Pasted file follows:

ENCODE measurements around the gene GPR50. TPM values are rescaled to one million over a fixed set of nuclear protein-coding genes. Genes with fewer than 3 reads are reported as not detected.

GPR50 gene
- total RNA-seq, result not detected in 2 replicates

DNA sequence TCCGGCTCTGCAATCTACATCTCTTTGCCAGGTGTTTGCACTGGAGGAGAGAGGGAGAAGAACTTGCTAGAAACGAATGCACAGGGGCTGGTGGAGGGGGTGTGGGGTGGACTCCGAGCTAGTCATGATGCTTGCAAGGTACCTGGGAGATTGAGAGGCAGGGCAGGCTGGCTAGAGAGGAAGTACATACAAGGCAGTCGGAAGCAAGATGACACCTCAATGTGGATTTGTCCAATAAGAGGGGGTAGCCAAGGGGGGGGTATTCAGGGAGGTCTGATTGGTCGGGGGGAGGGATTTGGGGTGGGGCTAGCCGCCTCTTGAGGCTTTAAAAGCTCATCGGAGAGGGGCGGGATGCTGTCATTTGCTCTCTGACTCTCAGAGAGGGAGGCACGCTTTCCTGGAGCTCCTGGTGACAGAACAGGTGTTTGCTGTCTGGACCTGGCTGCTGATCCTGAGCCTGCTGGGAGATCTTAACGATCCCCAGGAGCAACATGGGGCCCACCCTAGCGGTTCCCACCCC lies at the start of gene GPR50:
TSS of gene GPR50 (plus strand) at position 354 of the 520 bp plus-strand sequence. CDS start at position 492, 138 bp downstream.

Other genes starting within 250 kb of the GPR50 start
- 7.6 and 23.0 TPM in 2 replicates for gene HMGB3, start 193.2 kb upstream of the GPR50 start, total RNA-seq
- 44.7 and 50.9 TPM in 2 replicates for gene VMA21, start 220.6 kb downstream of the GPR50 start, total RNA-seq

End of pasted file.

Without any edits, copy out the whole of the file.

ENCODE measurements around the gene GPR50. TPM values are rescaled to one million over a fixed set of nuclear protein-coding genes. Genes with fewer than 3 reads are reported as not detected.

GPR50 gene
- total RNA-seq, result not detected in 2 replicates

DNA sequence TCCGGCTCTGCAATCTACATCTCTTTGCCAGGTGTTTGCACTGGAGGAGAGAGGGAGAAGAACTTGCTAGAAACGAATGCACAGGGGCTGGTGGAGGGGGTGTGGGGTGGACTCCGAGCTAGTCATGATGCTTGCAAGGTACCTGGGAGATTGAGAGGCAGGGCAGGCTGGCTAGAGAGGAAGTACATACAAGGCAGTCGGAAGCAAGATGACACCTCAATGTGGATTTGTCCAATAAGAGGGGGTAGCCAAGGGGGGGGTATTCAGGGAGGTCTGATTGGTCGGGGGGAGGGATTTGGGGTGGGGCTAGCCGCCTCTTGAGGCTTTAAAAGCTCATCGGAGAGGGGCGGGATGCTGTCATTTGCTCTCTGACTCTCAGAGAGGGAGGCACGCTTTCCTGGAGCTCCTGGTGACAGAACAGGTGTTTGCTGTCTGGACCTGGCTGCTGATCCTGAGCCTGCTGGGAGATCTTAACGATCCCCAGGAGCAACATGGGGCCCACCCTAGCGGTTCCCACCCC lies at the start of gene GPR50:
TSS of gene GPR50 (plus strand) at position 354 of the 520 bp plus-strand sequence. CDS start at position 492, 138 bp downstream.

Other genes starting within 250 kb of the GPR50 start
- 7.6 and 23.0 TPM in 2 replicates for gene HMGB3, start 193.2 kb upstream of the GPR50 start, total RNA-seq
- 44.7 and 50.9 TPM in 2 replicates for gene VMA21, start 220.6 kb downstream of the GPR50 start, total RNA-seq